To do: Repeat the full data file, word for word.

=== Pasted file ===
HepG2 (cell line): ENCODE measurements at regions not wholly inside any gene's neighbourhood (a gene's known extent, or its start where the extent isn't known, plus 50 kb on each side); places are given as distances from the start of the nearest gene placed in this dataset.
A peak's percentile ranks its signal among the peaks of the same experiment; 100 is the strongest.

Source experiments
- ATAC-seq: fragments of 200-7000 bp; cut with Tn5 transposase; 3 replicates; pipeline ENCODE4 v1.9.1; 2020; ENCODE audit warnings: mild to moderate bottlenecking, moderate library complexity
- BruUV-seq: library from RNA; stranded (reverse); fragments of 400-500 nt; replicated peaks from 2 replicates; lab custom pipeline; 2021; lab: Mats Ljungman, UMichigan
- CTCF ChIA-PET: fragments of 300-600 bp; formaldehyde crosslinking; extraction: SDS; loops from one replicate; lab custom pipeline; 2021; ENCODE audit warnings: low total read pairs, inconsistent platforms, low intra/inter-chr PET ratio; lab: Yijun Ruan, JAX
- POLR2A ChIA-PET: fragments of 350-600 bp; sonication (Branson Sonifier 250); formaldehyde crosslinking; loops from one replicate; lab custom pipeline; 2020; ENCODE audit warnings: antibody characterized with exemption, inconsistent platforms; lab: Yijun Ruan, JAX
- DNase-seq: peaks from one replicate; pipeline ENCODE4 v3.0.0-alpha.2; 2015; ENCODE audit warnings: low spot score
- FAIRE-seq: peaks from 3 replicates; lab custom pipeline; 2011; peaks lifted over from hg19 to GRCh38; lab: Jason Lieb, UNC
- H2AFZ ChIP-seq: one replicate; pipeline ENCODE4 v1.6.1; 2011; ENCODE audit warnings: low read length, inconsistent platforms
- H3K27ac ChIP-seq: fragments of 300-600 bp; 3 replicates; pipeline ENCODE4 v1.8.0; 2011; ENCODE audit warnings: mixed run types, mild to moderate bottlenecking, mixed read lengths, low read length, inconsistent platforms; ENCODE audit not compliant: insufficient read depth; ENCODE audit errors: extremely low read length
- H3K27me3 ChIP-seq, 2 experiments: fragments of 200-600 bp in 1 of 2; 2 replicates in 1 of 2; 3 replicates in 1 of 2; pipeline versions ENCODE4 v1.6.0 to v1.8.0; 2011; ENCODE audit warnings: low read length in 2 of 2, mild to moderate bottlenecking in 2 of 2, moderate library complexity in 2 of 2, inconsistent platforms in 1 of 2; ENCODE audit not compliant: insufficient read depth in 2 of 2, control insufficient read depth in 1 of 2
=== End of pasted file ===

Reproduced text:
HepG2 (cell line): ENCODE measurements at regions not wholly inside any gene's neighbourhood (a gene's known extent, or its start where the extent isn't known, plus 50 kb on each side); places are given as distances from the start of the nearest gene placed in this dataset.
A peak's percentile ranks its signal among the peaks of the same experiment; 100 is the strongest.

Source experiments
- ATAC-seq: fragments of 200-7000 bp; cut with Tn5 transposase; 3 replicates; pipeline ENCODE4 v1.9.1; 2020; ENCODE audit warnings: mild to moderate bottlenecking, moderate library complexity
- BruUV-seq: library from RNA; stranded (reverse); fragments of 400-500 nt; replicated peaks from 2 replicates; lab custom pipeline; 2021; lab: Mats Ljungman, UMichigan
- CTCF ChIA-PET: fragments of 300-600 bp; formaldehyde crosslinking; extraction: SDS; loops from one replicate; lab custom pipeline; 2021; ENCODE audit warnings: low total read pairs, inconsistent platforms, low intra/inter-chr PET ratio; lab: Yijun Ruan, JAX
- POLR2A ChIA-PET: fragments of 350-600 bp; sonication (Branson Sonifier 250); formaldehyde crosslinking; loops from one replicate; lab custom pipeline; 2020; ENCODE audit warnings: antibody characterized with exemption, inconsistent platforms; lab: Yijun Ruan, JAX
- DNase-seq: peaks from one replicate; pipeline ENCODE4 v3.0.0-alpha.2; 2015; ENCODE audit warnings: low spot score
- FAIRE-seq: peaks from 3 replicates; lab custom pipeline; 2011; peaks lifted over from hg19 to GRCh38; lab: Jason Lieb, UNC
- H2AFZ ChIP-seq: one replicate; pipeline ENCODE4 v1.6.1; 2011; ENCODE audit warnings: low read length, inconsistent platforms
- H3K27ac ChIP-seq: fragments of 300-600 bp; 3 replicates; pipeline ENCODE4 v1.8.0; 2011; ENCODE audit warnings: mixed run types, mild to moderate bottlenecking, mixed read lengths, low read length, inconsistent platforms; ENCODE audit not compliant: insufficient read depth; ENCODE audit errors: extremely low read length
- H3K27me3 ChIP-seq, 2 experiments: fragments of 200-600 bp in 1 of 2; 2 replicates in 1 of 2; 3 replicates in 1 of 2; pipeline versions ENCODE4 v1.6.0 to v1.8.0; 2011; ENCODE audit warnings: low read length in 2 of 2, mild to moderate bottlenecking in 2 of 2, moderate library complexity in 2 of 2, inconsistent platforms in 1 of 2; ENCODE audit not compliant: insufficient read depth in 2 of 2, control insufficient read depth in 1 of 2